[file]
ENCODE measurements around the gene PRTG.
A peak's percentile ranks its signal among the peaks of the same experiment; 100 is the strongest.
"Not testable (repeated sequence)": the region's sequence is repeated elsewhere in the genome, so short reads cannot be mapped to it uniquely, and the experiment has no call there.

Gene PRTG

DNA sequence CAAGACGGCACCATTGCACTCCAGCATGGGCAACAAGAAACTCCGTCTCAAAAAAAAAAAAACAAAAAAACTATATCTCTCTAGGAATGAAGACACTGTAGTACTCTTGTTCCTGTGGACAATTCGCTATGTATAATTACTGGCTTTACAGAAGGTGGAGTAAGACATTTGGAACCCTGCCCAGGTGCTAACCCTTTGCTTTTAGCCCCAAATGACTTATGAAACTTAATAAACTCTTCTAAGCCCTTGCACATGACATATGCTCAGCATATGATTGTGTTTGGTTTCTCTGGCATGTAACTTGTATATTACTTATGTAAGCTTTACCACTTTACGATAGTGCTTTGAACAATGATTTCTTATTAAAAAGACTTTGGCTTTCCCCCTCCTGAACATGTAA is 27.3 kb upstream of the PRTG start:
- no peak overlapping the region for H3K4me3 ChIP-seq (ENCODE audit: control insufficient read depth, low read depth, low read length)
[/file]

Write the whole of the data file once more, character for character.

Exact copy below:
ENCODE measurements around the gene PRTG.
A peak's percentile ranks its signal among the peaks of the same experiment; 100 is the strongest.
"Not testable (repeated sequence)": the region's sequence is repeated elsewhere in the genome, so short reads cannot be mapped to it uniquely, and the experiment has no call there.

Gene PRTG

DNA sequence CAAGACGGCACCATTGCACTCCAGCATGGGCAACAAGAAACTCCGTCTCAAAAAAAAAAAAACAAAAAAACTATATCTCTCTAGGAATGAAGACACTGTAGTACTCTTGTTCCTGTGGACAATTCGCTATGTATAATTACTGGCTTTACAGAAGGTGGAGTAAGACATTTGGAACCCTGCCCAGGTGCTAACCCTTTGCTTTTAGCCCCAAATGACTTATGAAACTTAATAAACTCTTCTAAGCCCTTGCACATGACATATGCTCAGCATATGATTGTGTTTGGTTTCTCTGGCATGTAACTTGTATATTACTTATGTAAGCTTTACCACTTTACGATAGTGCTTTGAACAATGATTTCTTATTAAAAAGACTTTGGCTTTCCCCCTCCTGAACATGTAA is 27.3 kb upstream of the PRTG start:
- no peak overlapping the region for H3K4me3 ChIP-seq (ENCODE audit: control insufficient read depth, low read depth, low read length)